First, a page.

September 15, 2017
New traffic configuration on Park Row removes conflicts, improving safety of drivers, pedestrians and cyclists; new two-way bicycle lane creates a more seamless connection to the Brooklyn Bridge from Lower Manhattan
NEW YORK— Mayor Bill de Blasio today announced a new traffic configuration on Park Row next to City Hall, including a two-way protected bike lane, a new crosswalk and a network of lanes of more than two miles around lower Manhattan and the Financial District, increasing safety for cyclists, pedestrians and motorists trying to reach the Brooklyn Bridge from the Financial District. DOT crews expect to complete final elements of the project in the next week.
“We are committed to making cycling in New York City safe, and that includes making changes right on the doorstep of City Hall. For thousands of cyclist who cross the Brooklyn Bridge each day, this means a much safer ride,” said Mayor de Blasio. “Two weeks ago, we announced our plans to next year bring pedestrian and bicycle access to Park Row north of City Hall going to Chinatown. Today, on a different stretch of Park Row, we have already created the new City Hall two-way bike path that will also make a big difference. In Lower Manhattan, where every inch of real estate is in incredible demand, credit goes to DOT engineers and planners who found the way to make these streets safer for everyone -- all while relocating vehicle parking and traffic with minimal disruption.”
The new City Hall bike lane is less than 400 feet long but is in an area of high pedestrian and cycling demand, where the previous one-way southbound bike lane often led to unsafe interactions. For example, according to DOT counts, on a single weekday in 2015, more than 500 of 1647 total cyclists cycled the wrong way (north) on Park Row -- riding against traffic on the street’s west side, often on the sidewalk.
Between 2009 and 2014, these few blocks of Park Row saw four cyclist injuries, including one severe injury. The project’s major pedestrian improvements include a new crosswalk across Park Row at Spruce Street, where in a peak hour, DOT counted 55 pedestrians making the previously unprotected crossing on the north side of Spruce Street. As part of the project, other pedestrian crossings across Park Row were also shortened with widened curbs and the expansion of center medians. As part of the redesign, authorized parking that had been previously located on the west side of Park Row was relocated to the expanded center median area.
“Under Mayor de Blasio and Vision Zero, we have added hundreds of miles of bicycle lanes and improved countless intersections and crosswalks around New York City, but this relatively small Park Row project proves that sometimes it’s not about quantity, it’s about quality,” said DOT Commissioner Polly Trottenberg. “In one of Lower Manhattan’s busiest areas, a few hundred feet of bike lanes and a single new crosswalk will make a real and consequential difference to the safety and convenience of thousands of daily users.”
As part of its continued commitment to expanding New York City’s bike network, which now has over 1,130 miles, DOT also announced that it expect to this fall complete a new two-mile network of bicycle lanes around lower Manhattan that connect the Brooklyn Bridge to Battery Park. The network, including the new City Hall bike lane, adds bike lanes and shared lanes onto streets in the Financial District. This project is among several designed to improve bike access and connectivity to bridges, including at both sides of the Brooklyn Bridge this past year, with plans for the Williamsburg Bridge in the next year.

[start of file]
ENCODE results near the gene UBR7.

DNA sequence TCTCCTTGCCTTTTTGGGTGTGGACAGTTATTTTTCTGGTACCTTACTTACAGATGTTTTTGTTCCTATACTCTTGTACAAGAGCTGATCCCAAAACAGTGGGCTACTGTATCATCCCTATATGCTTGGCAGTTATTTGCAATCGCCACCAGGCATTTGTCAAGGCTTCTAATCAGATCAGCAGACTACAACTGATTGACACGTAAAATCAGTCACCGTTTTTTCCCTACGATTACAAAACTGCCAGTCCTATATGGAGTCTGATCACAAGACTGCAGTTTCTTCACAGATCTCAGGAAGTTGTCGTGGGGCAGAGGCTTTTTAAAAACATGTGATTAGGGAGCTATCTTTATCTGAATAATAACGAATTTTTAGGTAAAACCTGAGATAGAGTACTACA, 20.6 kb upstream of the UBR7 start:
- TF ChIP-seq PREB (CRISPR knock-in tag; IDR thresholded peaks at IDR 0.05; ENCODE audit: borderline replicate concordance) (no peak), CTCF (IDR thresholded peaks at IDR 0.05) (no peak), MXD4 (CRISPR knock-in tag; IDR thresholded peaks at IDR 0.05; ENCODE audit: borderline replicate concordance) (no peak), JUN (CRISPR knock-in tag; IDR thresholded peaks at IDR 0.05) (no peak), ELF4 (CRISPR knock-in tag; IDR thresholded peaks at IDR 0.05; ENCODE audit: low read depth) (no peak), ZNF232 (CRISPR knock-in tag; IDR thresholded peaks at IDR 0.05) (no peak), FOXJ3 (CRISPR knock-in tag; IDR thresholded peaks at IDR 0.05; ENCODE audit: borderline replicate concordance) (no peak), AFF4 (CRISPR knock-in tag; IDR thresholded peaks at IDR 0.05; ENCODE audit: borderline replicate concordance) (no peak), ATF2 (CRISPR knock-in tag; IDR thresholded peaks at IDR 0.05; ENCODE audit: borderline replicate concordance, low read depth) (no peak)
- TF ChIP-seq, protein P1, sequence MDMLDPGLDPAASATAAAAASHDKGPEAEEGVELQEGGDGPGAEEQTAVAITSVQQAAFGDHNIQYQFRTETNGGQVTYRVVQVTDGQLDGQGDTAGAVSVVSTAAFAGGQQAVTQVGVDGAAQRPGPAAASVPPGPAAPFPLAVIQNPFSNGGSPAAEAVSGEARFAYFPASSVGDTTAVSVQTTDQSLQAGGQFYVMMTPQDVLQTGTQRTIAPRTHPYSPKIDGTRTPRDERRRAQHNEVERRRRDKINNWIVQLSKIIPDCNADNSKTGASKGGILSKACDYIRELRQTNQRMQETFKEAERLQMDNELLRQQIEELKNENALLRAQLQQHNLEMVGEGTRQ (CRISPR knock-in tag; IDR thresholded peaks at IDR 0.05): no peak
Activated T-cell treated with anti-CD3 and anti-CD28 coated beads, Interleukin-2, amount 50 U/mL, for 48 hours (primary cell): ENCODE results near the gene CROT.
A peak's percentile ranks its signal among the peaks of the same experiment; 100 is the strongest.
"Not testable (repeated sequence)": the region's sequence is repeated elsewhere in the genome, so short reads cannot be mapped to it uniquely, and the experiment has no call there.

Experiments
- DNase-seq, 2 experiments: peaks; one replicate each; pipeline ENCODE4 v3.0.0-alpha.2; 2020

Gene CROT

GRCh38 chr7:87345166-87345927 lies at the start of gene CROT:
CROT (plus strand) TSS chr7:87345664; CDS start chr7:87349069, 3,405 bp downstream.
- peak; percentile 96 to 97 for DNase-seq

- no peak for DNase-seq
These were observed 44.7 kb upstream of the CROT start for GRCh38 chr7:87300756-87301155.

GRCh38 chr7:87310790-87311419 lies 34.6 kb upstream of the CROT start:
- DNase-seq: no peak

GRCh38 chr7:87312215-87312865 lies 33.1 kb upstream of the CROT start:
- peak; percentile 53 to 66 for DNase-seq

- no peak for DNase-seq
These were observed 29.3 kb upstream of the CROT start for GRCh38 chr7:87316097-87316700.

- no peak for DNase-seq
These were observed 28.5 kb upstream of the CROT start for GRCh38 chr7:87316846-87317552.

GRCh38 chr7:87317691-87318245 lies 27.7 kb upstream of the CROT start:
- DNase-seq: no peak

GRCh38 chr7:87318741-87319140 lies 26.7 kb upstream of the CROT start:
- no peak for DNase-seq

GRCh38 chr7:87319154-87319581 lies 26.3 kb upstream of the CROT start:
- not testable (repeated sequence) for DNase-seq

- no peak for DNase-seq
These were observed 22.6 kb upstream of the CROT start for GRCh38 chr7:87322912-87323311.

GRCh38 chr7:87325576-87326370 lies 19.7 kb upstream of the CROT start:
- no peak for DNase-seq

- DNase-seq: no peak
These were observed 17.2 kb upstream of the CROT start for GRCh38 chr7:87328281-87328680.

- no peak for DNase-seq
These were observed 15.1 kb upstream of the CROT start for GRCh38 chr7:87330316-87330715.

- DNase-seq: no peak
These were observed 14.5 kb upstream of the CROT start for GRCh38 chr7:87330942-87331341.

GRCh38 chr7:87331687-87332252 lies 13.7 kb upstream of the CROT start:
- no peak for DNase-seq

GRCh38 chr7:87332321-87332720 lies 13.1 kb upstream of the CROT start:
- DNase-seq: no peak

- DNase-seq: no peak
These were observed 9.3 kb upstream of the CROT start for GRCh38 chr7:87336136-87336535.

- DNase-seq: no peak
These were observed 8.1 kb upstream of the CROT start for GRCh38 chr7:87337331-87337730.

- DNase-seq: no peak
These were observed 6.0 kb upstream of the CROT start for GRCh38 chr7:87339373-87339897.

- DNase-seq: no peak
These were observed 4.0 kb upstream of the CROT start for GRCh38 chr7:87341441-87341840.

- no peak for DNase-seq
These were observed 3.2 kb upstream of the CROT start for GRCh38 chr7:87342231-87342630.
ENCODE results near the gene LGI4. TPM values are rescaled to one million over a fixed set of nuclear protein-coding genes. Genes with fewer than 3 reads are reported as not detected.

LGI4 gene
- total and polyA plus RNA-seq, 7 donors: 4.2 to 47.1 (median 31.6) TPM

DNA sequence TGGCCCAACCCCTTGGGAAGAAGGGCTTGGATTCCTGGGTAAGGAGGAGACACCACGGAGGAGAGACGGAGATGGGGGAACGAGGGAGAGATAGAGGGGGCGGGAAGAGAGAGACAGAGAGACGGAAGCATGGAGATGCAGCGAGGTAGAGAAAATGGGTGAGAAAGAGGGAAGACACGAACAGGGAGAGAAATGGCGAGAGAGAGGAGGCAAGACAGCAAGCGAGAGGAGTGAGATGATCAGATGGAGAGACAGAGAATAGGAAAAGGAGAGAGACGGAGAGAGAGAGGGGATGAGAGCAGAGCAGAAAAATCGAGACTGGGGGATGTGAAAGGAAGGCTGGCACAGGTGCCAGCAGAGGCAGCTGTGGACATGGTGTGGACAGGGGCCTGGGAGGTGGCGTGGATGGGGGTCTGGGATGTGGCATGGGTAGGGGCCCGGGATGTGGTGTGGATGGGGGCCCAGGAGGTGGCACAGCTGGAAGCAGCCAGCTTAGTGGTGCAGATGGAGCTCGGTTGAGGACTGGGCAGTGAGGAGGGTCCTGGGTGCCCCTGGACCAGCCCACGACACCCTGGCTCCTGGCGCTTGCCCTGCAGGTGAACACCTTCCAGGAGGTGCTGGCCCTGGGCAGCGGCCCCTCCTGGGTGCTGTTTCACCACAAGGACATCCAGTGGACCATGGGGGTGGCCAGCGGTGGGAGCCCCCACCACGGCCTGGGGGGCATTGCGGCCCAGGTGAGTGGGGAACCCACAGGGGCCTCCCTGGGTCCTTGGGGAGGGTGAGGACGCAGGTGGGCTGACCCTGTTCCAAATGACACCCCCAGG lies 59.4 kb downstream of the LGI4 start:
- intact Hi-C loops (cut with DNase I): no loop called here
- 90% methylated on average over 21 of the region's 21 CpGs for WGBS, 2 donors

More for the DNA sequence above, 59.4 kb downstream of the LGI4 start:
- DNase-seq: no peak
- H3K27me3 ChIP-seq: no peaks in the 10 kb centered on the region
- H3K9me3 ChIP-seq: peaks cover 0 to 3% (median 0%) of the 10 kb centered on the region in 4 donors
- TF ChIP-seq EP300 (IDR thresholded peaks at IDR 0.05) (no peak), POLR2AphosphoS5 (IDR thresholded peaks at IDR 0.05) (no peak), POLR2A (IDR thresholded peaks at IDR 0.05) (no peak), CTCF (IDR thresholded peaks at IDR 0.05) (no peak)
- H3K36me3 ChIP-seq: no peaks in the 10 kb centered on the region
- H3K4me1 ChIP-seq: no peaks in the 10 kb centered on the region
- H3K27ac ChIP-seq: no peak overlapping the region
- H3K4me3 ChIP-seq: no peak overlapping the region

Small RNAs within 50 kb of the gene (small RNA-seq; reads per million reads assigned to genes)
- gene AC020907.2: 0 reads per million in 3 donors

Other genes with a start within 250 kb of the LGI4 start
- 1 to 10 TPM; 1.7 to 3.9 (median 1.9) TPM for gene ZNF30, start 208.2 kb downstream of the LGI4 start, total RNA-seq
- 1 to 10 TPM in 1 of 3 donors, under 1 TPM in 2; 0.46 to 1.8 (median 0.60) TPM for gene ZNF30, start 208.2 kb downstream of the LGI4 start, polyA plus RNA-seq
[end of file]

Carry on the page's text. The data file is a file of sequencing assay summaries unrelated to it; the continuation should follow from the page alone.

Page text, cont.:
"We have miles of bike lanes in Manhattan, but we need even more -- especially in certain key locations like the City Hall area, where workers, tourists, and cyclists all share crowded streets," said Manhattan Borough President Gale A. Brewer. "Two-way protected bike lanes here will ensure safety, ease of travel, and a better overall street environment for everyone."
“Our roads are shared by everyone, which is why it’s critical that we work to keep them safe and accessible,” said Assemblymember Yuh-Line Niou. “Lower Manhattan’s streetscape is in dire need of renovation, and the City Hall and Park Row bike lanes are a step in the right direction towards improving mobility in our neighborhoods. I commend DOT for their work, and I look forward to partnering with the community to improve our roads here in lower Manhattan.”
"It's always a new day when we can cut the ribbon on a new protected bike lane in our city," said Council Transportation Chair Ydanis Rodriguez. "It's an even better day when it is right in the shadow of City Hall. The number one way to protect cyclists in our city is through fully protected lanes and the expansion of this network remains a critical goal in our larger Vision Zero efforts. This new lane also creates a new connection for cyclists heading over the Brooklyn Bridge toward the financial district, and hopefully will encourage fewer drivers to enter the area. I commend Mayor de Blasio and Commissioner Trottenberg on this accomplishment and look forward to many more announcements of completed protected lanes."
“With a two-way bike path, crosswalk, and re-designed pedestrian crossings, the Mayor’s new City Hall traffic configuration will make a huge impact to enhance safety for the New Yorkers traveling through one of the most bustling areas in Lower Manhattan,” said Council Member Margaret S. Chin. “Thank you to Mayor de Blasio and Commissioner Trottenberg for all your efforts to see this through. I look forward to working with you and our Lower Manhattan community to continue to expand and improve safety, access and connectivity along City Hall and Park Row.”
For more information about the de Blasio Administration’s Vision Zero initiative, please see www.nyc.gov/visionzero